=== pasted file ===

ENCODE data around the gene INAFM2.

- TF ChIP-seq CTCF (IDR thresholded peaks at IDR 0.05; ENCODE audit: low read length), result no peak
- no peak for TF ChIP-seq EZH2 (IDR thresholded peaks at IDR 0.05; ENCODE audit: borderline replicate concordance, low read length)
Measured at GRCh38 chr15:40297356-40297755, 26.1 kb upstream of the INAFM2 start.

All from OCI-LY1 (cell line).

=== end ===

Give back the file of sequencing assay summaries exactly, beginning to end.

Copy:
ENCODE data around the gene INAFM2.

- TF ChIP-seq CTCF (IDR thresholded peaks at IDR 0.05; ENCODE audit: low read length), result no peak
- no peak for TF ChIP-seq EZH2 (IDR thresholded peaks at IDR 0.05; ENCODE audit: borderline replicate concordance, low read length)
Measured at GRCh38 chr15:40297356-40297755, 26.1 kb upstream of the INAFM2 start.

All from OCI-LY1 (cell line).